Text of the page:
Under WA Cares, the state will impose a 0.58% premium assessment on all Washington employee wages. Revenue from that added payroll tax will provide much of the funding for the LTSS Program. There are some exemptions, including self-employed workers, federal and tribal employees, and certain union employees. For the most part, however, this payroll tax will apply to any employer with employees based in Washington State, whether or not the employer itself calls Washington home.

What’s the secret to compliance with complex payroll tax laws?

These two recent changes to payroll taxes in specific locations demonstrate how widely tax compliance can vary depending on the location of a business or its employees. While these taxes will likely be fairly straightforward for an employer with a single location in Philadelphia or Washington, they create a more complicated situation for, say, a transport company with hubs in several states, including Washington. In that example, the employer is responsible for correctly withholding that 0.58% payroll tax from the wages of only its Washington-based employees while also abiding by all payroll taxes required by the other states and cities that house its other branches.

That’s a lot of moving pieces and variables for a payroll manager to keep track of by hand, even within a single business location. The Philadelphia wage tax, for example, requires an employer to correctly manage the dynamics between each individual employee’s home and work locations. The different withholding rates for residents and non-residents can have a significant financial impact on both the employee and employer. For a business with facilities in multiple locations with different approaches to wage taxes, the complexity can become downright baffling.

This is where an automated solution like Ascentis payroll systems becomes essential for employers with a multi-jurisdictional reach. Our tools help take the confusion out of navigating tax laws that vary between states, counties, and municipalities. Some of the support and service Ascentis payroll solutions can provide include:

  • A single employee pay statement detailing all state and local taxes
  • A payroll audit report detailing multiple tax rates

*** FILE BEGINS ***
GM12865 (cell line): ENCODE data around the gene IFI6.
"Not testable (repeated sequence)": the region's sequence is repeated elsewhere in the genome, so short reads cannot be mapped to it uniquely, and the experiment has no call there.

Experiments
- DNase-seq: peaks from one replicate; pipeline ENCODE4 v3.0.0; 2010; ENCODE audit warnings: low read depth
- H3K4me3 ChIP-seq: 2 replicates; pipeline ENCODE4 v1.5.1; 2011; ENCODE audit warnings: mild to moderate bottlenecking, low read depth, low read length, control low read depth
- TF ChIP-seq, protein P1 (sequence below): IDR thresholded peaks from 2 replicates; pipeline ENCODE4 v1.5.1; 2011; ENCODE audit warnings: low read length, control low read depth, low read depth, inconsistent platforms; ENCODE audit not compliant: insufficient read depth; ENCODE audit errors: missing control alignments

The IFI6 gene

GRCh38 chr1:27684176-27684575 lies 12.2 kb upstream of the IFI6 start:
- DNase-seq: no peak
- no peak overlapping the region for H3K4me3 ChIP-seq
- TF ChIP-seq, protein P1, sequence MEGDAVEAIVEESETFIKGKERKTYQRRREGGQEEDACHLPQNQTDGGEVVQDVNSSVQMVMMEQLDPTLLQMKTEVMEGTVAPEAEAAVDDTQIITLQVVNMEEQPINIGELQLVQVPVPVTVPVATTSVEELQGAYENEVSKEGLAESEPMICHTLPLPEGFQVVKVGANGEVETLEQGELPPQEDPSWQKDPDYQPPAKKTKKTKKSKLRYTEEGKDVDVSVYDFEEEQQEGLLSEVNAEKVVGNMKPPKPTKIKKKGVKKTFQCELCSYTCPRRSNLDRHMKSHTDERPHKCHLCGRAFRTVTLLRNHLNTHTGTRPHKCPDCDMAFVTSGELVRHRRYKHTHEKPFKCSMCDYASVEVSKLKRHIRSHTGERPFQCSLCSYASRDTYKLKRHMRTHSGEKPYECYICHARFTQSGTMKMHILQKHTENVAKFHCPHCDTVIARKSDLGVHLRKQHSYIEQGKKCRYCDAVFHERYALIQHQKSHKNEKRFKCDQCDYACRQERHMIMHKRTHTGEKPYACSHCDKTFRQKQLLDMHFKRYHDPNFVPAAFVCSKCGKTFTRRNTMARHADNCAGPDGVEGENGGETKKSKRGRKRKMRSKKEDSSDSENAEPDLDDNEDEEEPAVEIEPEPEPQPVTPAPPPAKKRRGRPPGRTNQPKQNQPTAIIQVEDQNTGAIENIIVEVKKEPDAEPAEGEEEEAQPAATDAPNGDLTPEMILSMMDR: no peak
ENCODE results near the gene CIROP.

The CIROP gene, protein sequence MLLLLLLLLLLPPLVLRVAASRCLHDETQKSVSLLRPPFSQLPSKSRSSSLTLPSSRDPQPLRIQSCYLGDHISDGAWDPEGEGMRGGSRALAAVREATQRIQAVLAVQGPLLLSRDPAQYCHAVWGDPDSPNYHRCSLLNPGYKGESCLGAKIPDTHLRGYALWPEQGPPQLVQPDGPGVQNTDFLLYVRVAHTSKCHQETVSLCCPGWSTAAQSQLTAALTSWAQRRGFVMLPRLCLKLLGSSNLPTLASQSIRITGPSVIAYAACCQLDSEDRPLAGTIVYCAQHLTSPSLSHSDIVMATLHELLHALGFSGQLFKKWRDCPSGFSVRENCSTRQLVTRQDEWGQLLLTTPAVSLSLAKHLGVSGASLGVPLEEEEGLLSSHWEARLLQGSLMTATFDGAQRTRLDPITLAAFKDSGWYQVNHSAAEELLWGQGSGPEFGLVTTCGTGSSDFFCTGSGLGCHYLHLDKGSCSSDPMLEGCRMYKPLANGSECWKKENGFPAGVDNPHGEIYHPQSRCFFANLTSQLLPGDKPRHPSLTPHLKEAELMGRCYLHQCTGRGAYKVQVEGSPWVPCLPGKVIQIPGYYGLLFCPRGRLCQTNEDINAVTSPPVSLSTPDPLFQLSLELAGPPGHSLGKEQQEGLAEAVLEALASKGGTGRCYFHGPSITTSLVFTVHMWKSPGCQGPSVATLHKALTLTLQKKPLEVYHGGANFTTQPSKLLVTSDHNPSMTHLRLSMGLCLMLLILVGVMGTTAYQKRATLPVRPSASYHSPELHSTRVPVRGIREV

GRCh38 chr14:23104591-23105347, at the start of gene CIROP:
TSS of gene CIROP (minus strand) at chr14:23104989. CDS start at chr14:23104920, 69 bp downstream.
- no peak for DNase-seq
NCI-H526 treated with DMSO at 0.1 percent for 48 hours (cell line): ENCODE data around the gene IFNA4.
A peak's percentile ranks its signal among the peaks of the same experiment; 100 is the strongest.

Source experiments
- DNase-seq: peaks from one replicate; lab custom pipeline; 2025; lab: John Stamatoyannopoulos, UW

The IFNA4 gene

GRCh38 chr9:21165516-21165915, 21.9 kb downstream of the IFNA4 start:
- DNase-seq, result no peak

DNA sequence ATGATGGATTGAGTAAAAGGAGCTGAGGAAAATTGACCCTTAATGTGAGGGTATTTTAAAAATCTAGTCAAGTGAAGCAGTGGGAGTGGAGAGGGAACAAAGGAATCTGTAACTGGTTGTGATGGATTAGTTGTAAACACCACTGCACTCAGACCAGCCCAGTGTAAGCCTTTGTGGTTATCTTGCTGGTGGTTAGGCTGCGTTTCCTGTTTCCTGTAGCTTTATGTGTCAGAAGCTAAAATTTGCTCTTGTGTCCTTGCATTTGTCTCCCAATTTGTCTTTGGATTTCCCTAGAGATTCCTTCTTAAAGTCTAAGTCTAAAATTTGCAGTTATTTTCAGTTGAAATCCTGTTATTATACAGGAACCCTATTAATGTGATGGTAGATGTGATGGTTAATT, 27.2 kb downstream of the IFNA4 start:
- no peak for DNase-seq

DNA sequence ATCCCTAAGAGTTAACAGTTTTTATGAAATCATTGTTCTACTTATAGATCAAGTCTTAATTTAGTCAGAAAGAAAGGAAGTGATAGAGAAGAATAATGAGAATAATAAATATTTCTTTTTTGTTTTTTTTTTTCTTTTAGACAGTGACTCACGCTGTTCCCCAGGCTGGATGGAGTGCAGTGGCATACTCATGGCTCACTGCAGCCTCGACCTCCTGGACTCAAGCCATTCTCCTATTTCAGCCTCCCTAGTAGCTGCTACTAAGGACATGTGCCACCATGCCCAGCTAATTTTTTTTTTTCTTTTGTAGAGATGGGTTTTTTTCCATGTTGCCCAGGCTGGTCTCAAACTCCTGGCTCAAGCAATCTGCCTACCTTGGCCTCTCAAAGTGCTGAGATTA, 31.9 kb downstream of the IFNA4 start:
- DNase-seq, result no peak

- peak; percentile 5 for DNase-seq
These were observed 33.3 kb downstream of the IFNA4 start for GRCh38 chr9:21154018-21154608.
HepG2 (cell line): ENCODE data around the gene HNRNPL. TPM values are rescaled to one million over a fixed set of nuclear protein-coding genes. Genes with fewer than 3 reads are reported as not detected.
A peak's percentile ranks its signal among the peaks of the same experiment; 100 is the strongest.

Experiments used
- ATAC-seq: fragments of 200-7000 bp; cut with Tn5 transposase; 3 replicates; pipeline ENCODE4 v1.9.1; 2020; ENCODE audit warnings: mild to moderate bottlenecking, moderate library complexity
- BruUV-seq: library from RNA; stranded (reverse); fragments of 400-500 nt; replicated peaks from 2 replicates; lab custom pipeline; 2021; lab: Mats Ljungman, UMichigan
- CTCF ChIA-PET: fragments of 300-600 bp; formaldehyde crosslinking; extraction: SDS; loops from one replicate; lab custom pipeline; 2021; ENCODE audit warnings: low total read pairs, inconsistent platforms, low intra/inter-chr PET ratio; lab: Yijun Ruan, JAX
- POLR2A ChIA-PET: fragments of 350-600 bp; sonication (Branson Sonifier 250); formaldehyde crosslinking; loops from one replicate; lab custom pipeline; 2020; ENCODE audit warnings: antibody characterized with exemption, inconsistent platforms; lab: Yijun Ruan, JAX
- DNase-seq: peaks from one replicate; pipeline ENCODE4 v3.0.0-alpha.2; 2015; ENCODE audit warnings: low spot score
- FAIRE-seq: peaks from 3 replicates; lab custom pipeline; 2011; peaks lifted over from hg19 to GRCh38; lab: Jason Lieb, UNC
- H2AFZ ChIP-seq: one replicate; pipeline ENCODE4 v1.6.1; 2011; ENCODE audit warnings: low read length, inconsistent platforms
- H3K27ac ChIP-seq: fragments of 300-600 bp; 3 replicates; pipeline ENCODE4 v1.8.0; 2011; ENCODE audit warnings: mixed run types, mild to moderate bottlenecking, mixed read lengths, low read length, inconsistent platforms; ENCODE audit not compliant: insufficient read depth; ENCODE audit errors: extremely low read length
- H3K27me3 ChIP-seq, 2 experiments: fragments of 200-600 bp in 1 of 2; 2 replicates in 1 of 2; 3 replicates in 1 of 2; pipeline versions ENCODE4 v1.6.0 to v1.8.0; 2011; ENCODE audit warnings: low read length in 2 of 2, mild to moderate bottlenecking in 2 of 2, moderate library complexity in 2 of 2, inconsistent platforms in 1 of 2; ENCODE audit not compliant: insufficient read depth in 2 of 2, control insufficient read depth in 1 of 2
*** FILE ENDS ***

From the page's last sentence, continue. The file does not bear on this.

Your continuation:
• Filing deadlines for all taxes remitted to each specific jurisdiction
  • Reciprocity rules respective to applicable tax rates for each employee’s work/live state combination

If your organization employs workers in multiple states or even in different cities, compliance with all applicable payroll tax rules is a crucial consideration for your business. Schedule a demonstration today to see how Ascentis can help make your multi-jurisdictional payroll needs easier to manage.

Clark leads the Payroll, Tax, and Mobile product teams at Ascentis. In this role he is responsible for leading the payroll compliance product development life cycle. Clark has experience in building, implementing and maintaining payroll and tax software for employers and payers of all volumes. In addition to payroll, Mr. Sells has product strategy experience in multiple tax regimes including: 1099, FATCA, CRS and ACA. He is a subject matter expert in the area of taxpayer identification number matching, non-wage and state reporting. He is a former chair of the IRPAC’s Employer Information Reporting and Burden Reduction Committee (EIRBR) and former member of the Internal Revenue Service Advisory Committee (IRSAC). Previously in his career he held product management roles at Ceridian, where he focused on the creation of the on-demand payment platforms, an industry principal role at Sovos Compliance, and has worked in various global treasury services roles within Bank of America and Ameriprise Financial.